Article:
April 5, 2011

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Business in her blood International student Nupur Bhandari pursues her dreams at CSUF SABRINA PARK Daily Titan

Nupur Bhandari makes being an international student look easy. As she gets involved as a peer mentor and actively volunteers in different organizations, she generates friendships with those she comes in contact with along the way. Bhandari, 21, a business major with a concentration in finance, is from Jaipur, India. Her hometown is called the “Pink City” because the walls in every store are painted pink. “Jaipur is a city of fun-loving and colorful people. My city inspires me to make a change in the business world and launch myself as a successful entrepreneur in the growing trends of globalization. Jaipur is famous for its kite-flying festival and jewelry business shows at the end and beginning of any year,” said Bhandari. Bhandari is fluent in Hindi and English, which she learned at 12 years old while away at boarding school. She decided to move to the U.S. in 2008 after learning that Cal State Fullerton was one of the top 300 business schools. Bhandari wanted to attend a smaller campus that had diversity and found CSUF to be a perfect fit. Since her father makes trips from Jaipur, India to Torrance, Calif. once a month to run his business, which exports and imports metals like steel, aluminum and transformers, Bhandari’s family is familiar with the area and decided to send her to CSUF to receive her business education—an absolute must in her family. “I come from a business family,” Bhandari said. “Business is in my blood.” For the past three years, she has actively participated in PROJECT PATHE (People Against Trafficking and Human Exploitation) and Freshman Programs as a peer mentor. “I like helping others. That is my goal,” Bhandari said. Bhandari first got involved with the Peer Mentor program when she met Karina Gutierrez, a CSUF alumna who tutored for the Freshman Programs and founded PROJECT PATHE. Bhandari recalls being lost on the first day of school when she met Gutierrez on the lawn in front of the Titan Shops bookstore. “She was a freshman and at the time, I was a junior. We met kind of randomly; we were both sitting in the Quad and we started talking and I started talking about PROJECT PATHE. She was interested in knowing more, so then she joined my club and became a secretary in the club for a year. It was the very first year that the club was founded so it was a rocky start,” said Gutierrez. During that time, under her secretary and treasury positions, Bhandari helped organize benefit concerts and awareness nights for PROJECT PATHE. “Indian females and children need help. I thought this would be the best way to get myself into social work,” Bhandari said. Gutierrez said Bhandari did more than just her secretarial job, and she found her very supportive throughout the entire process. “She helped me organize events,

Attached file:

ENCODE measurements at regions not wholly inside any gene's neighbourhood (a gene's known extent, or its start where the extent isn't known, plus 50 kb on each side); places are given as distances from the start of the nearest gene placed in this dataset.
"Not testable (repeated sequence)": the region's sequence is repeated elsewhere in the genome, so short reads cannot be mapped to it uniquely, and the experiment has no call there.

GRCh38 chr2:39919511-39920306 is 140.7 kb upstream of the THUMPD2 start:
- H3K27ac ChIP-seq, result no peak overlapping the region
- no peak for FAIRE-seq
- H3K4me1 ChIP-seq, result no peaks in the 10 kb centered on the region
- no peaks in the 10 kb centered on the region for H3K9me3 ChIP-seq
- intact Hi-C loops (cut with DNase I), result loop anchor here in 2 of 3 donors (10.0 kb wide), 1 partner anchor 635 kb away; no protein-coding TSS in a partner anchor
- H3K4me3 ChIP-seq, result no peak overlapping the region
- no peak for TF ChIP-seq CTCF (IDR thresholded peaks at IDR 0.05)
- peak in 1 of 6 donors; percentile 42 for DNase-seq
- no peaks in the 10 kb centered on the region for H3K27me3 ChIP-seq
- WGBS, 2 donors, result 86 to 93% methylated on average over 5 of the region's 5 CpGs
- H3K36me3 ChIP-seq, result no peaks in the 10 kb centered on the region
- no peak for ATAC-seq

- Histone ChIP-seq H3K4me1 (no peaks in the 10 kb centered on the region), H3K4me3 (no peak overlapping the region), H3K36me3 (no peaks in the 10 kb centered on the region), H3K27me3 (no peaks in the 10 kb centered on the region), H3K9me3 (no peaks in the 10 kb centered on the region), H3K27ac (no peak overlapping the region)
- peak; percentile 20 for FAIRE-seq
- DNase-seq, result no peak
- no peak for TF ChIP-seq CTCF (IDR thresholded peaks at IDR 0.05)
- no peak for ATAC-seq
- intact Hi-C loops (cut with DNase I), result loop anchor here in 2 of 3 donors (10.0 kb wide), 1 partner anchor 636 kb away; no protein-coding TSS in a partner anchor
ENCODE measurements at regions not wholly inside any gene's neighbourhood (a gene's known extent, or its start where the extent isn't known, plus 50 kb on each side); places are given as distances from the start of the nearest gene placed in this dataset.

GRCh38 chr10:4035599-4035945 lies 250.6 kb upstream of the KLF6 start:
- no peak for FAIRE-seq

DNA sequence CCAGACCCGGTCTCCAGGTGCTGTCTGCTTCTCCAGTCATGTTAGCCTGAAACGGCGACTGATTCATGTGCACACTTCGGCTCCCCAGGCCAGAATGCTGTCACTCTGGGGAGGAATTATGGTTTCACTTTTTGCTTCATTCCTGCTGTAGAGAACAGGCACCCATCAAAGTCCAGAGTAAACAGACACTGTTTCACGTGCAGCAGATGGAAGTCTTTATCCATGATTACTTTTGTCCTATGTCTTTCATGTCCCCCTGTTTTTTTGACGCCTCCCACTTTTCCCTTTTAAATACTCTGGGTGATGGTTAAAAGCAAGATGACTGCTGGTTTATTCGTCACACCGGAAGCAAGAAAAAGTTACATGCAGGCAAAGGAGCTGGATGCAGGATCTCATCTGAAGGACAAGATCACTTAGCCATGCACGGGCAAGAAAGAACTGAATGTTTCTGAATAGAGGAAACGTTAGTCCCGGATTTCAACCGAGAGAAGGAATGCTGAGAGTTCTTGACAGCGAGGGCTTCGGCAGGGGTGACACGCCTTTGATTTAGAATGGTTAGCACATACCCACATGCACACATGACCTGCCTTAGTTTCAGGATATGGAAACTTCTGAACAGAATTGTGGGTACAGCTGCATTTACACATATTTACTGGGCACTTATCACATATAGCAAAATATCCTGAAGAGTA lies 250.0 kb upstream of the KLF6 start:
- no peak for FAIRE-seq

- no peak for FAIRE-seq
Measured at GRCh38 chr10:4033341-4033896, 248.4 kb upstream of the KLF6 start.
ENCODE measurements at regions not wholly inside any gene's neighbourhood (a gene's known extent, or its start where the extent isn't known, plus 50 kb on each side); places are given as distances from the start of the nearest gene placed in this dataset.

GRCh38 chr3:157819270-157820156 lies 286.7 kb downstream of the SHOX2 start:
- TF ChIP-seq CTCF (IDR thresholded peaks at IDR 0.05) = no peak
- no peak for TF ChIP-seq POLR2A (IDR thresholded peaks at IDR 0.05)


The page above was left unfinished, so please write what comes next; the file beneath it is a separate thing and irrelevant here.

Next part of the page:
keep track of money coming into the club, as well as contacting more people to join. She was technically a founder in a way because she was starting everything with us. She was definitely a big part of helping me bring it up. She did her duties and beyond,” Gutierrez said. Bhandari realized that she wasn’t getting the immediate satisfaction of helping people through PROJECT PATHE. Following a discussion with Gutierrez, Bhandari decided to volunteer as a peer mentor. Bhandari applied, landed an interview and was hired shortly after. She remembers being unaware that a class like UNIV 100 existed on campus. Bhandari recognized an immediate connection with the students she worked with through the Peer Mentor program. “They said I wasn’t a peer mentor, I was a friend,” Bhandari said. Bhandari said she felt proud of working with the Freshman Programs. “A few of my students told me that they wanted to be just like me and